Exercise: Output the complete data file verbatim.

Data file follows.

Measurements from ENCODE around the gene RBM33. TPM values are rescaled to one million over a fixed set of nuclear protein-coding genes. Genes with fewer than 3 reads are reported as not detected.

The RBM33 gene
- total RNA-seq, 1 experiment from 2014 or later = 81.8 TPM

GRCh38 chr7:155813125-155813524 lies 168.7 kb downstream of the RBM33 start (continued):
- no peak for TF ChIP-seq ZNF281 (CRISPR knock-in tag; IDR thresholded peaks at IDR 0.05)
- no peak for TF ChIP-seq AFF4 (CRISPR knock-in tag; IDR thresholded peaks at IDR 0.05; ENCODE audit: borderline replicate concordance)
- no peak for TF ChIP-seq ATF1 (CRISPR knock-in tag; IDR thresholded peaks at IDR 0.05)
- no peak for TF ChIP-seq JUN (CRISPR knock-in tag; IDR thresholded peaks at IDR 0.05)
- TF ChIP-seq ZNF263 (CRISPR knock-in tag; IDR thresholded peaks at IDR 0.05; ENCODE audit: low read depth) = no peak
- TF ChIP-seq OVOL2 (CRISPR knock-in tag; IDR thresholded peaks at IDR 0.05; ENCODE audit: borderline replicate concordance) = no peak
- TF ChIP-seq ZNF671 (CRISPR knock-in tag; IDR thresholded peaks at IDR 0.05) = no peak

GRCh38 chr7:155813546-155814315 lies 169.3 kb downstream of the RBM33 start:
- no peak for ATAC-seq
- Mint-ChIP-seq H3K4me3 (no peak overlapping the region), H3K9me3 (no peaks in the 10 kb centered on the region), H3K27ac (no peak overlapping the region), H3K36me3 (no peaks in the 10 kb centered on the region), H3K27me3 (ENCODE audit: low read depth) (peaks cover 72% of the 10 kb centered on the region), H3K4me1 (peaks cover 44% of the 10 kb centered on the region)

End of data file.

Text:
Measurements from ENCODE around the gene RBM33. TPM values are rescaled to one million over a fixed set of nuclear protein-coding genes. Genes with fewer than 3 reads are reported as not detected.

The RBM33 gene
- total RNA-seq, 1 experiment from 2014 or later = 81.8 TPM

GRCh38 chr7:155813125-155813524 lies 168.7 kb downstream of the RBM33 start (continued):
- no peak for TF ChIP-seq ZNF281 (CRISPR knock-in tag; IDR thresholded peaks at IDR 0.05)
- no peak for TF ChIP-seq AFF4 (CRISPR knock-in tag; IDR thresholded peaks at IDR 0.05; ENCODE audit: borderline replicate concordance)
- no peak for TF ChIP-seq ATF1 (CRISPR knock-in tag; IDR thresholded peaks at IDR 0.05)
- no peak for TF ChIP-seq JUN (CRISPR knock-in tag; IDR thresholded peaks at IDR 0.05)
- TF ChIP-seq ZNF263 (CRISPR knock-in tag; IDR thresholded peaks at IDR 0.05; ENCODE audit: low read depth) = no peak
- TF ChIP-seq OVOL2 (CRISPR knock-in tag; IDR thresholded peaks at IDR 0.05; ENCODE audit: borderline replicate concordance) = no peak
- TF ChIP-seq ZNF671 (CRISPR knock-in tag; IDR thresholded peaks at IDR 0.05) = no peak

GRCh38 chr7:155813546-155814315 lies 169.3 kb downstream of the RBM33 start:
- no peak for ATAC-seq
- Mint-ChIP-seq H3K4me3 (no peak overlapping the region), H3K9me3 (no peaks in the 10 kb centered on the region), H3K27ac (no peak overlapping the region), H3K36me3 (no peaks in the 10 kb centered on the region), H3K27me3 (ENCODE audit: low read depth) (peaks cover 72% of the 10 kb centered on the region), H3K4me1 (peaks cover 44% of the 10 kb centered on the region)